Debate Crowd Cheers as Buttigieg Attacks Christian Republicans, Trotting out 'Kids in Cages' Lie
On Thursday night during the second round of the first 2020 Democratic presidential debate, Pete Buttigieg, mayor of South Bend, Ind., tried to shame Republican Christians into silence by attacking immigration policies that the Trump administration either never employed or that the Obama administration also employed.
"The Republican Party likes to cloak itself in the language of religion," Buttigieg, a member of the liberal mainline Episcopal Church, began. "Now, our party doesn’t talk about that as much largely for a very good reason — which is we are committed to the separation between church and state and we stand for people of any religion and people of no religion."
"But we should call out hypocrisy when we see it," he added. "And for a party that associates itself with Christianity, to say that it is okay to suggest that God would smile at the division of families at the hands of federal agents, that God would condone putting children in cages, has lost all claim to ever use religious language again."
Buttigieg has long directed his liberal Christian ire against conservative Christians who follow the clear teachings of the Bible on sexuality. My church actually withdrew from his denomination because the Episcopal Church started saying that Jesus was not the only path to salvation, and because it was rejecting the Bible on sexuality issues. It is ironic for Buttigieg to slam conservative Christians as insufficiently Christian when he does not follow the Bible on these issues.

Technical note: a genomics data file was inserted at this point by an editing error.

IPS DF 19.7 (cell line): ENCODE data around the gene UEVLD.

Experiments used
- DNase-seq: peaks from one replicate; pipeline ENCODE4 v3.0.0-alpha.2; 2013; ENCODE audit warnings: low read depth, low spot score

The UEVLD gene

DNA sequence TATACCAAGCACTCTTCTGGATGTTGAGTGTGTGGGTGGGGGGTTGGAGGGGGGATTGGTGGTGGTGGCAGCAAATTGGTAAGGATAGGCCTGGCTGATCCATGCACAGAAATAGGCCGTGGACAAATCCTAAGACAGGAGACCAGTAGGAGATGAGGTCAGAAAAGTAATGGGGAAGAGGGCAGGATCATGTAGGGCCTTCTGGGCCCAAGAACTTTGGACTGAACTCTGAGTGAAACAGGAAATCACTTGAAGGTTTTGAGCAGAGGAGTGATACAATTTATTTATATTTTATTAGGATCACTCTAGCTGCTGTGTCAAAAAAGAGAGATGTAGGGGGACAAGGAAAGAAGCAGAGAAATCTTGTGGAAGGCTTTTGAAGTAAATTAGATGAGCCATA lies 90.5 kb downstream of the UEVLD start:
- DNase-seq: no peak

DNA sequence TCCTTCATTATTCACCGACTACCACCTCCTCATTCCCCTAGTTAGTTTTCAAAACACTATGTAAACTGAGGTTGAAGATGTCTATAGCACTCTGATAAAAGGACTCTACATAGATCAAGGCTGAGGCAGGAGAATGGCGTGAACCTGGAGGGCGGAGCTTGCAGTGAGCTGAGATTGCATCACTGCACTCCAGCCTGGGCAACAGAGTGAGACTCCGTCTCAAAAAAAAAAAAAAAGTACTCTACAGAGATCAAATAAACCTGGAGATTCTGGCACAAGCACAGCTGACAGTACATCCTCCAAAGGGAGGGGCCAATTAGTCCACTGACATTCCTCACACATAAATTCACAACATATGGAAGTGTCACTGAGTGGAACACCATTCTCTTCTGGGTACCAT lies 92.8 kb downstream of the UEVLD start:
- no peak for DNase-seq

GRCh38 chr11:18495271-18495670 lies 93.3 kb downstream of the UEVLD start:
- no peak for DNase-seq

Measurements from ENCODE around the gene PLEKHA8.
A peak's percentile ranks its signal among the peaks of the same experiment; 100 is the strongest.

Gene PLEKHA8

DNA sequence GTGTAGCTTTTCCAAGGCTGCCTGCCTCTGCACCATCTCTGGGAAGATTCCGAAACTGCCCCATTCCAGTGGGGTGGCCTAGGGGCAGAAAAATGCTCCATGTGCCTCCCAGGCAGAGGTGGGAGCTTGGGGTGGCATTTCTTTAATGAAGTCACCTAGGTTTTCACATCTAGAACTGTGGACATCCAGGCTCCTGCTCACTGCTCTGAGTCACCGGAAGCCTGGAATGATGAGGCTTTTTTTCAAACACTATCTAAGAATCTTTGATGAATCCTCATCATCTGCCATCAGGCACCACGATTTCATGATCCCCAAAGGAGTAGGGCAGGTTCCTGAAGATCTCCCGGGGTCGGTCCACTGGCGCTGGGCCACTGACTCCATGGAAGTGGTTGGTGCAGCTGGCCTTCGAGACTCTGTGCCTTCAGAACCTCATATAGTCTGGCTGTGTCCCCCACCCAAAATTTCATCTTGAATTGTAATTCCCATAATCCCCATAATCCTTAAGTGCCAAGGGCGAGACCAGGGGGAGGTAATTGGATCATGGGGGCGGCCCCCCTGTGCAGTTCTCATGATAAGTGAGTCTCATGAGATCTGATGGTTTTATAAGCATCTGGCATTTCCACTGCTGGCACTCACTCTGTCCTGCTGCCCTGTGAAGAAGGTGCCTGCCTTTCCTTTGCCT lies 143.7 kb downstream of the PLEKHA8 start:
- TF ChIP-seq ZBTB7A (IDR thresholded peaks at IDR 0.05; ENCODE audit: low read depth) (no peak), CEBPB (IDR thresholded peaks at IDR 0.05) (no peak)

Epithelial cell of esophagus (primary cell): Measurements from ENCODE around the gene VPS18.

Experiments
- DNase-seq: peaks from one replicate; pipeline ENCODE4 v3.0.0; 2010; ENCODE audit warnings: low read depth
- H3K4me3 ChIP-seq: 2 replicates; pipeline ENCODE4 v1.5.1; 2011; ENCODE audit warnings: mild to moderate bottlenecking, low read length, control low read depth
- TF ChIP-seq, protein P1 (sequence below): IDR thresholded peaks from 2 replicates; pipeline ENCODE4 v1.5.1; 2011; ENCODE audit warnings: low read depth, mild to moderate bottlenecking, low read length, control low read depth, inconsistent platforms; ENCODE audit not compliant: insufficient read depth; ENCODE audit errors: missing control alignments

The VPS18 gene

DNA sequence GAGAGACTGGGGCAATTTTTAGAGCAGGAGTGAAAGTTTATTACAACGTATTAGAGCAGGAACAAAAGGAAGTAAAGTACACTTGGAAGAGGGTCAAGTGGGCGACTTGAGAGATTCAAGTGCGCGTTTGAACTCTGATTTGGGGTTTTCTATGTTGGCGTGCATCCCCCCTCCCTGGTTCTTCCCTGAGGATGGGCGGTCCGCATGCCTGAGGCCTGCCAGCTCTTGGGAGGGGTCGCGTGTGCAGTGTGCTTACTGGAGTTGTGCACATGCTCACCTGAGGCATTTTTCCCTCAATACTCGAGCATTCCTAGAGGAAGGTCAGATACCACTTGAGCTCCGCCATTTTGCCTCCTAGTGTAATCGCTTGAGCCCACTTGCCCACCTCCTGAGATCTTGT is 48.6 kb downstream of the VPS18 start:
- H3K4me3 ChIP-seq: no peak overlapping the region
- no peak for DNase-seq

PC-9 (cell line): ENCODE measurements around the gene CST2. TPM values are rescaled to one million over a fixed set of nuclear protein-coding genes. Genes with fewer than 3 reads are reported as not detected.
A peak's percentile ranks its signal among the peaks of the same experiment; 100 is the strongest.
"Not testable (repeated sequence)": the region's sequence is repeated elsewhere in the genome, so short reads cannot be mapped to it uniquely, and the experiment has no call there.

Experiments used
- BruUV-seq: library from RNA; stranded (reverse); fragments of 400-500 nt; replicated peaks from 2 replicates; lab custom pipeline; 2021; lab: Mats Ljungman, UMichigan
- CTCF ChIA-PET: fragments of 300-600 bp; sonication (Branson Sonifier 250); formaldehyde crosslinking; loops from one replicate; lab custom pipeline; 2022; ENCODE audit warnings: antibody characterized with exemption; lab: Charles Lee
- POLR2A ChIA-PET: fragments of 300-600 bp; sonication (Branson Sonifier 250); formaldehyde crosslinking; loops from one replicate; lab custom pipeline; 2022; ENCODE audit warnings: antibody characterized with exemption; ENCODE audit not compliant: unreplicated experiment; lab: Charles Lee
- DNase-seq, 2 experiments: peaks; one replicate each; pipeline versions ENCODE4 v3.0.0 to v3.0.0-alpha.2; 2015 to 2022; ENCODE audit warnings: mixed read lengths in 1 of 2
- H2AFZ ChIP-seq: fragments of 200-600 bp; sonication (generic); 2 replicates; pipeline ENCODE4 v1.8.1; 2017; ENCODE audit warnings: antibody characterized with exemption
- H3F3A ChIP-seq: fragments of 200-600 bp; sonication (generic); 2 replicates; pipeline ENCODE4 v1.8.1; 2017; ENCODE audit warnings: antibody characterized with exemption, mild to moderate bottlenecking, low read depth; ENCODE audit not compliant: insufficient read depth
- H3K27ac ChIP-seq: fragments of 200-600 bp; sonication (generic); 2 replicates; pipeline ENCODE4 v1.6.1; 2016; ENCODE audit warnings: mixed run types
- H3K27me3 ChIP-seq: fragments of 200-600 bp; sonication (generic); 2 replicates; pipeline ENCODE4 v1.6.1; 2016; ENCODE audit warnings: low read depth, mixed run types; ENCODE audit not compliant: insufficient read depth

Yet there is an even larger problem with Buttigieg's declaration. His attempt to shame Republican Christians into silence on immigration focused on the Obama administration's immigration policies.
First, the narrative that Trump's administration put "kids in cages" is misleading. The infamous photos of "kids in cages" by the border came from 2014 under the Obama administration, not under Trump. Photos showing immigrants sleeping on the concrete floor also date from Obama's tenure, in 2015. Children have been kept in caged areas under Trump, but it did not start with Trump.
Secondly, the Obama administration also separated families at the border, refusing to place children in detention centers with their parents. Democrats have demonized these policies, conveniently forgetting that Democratic presidents have also used them.
As PJ Media's Paula Bolyard put it, "By extension, Pete Buttigieg said Obama has 'lost all claims to use religious language again' because he caged kids at the border."
As for Christianity and the law, Romans 13 encourages Christians to follow the law, not encourage lawbreaking. However, there is no clear Christian policy on immigration. It is not out of step with Christianity for a government to restrict immigration or to detain lawbreakers while not detaining their children.
Follow Tyler O'Neil, the author of this article, on Twitter at @Tyler2ONeil.